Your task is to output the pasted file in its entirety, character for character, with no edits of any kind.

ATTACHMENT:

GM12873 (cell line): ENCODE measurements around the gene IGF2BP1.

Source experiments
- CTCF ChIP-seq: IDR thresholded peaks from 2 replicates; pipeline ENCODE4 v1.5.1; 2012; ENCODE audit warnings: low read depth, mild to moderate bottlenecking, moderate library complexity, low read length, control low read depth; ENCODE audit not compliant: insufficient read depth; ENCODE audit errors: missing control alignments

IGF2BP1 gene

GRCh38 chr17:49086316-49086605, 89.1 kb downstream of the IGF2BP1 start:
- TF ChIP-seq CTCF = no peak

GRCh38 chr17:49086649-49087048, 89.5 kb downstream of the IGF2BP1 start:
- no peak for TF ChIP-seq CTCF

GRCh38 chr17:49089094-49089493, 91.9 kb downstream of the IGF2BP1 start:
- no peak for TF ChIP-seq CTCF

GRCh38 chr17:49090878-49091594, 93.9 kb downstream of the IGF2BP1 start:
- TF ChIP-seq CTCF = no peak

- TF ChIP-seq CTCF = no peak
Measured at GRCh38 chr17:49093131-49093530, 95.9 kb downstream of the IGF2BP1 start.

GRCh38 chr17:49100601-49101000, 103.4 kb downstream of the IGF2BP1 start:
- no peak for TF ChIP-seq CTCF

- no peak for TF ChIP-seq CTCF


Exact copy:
GM12873 (cell line): ENCODE measurements around the gene IGF2BP1.

Source experiments
- CTCF ChIP-seq: IDR thresholded peaks from 2 replicates; pipeline ENCODE4 v1.5.1; 2012; ENCODE audit warnings: low read depth, mild to moderate bottlenecking, moderate library complexity, low read length, control low read depth; ENCODE audit not compliant: insufficient read depth; ENCODE audit errors: missing control alignments

IGF2BP1 gene

GRCh38 chr17:49086316-49086605, 89.1 kb downstream of the IGF2BP1 start:
- TF ChIP-seq CTCF = no peak

GRCh38 chr17:49086649-49087048, 89.5 kb downstream of the IGF2BP1 start:
- no peak for TF ChIP-seq CTCF

GRCh38 chr17:49089094-49089493, 91.9 kb downstream of the IGF2BP1 start:
- no peak for TF ChIP-seq CTCF

GRCh38 chr17:49090878-49091594, 93.9 kb downstream of the IGF2BP1 start:
- TF ChIP-seq CTCF = no peak

- TF ChIP-seq CTCF = no peak
Measured at GRCh38 chr17:49093131-49093530, 95.9 kb downstream of the IGF2BP1 start.

GRCh38 chr17:49100601-49101000, 103.4 kb downstream of the IGF2BP1 start:
- no peak for TF ChIP-seq CTCF

- no peak for TF ChIP-seq CTCF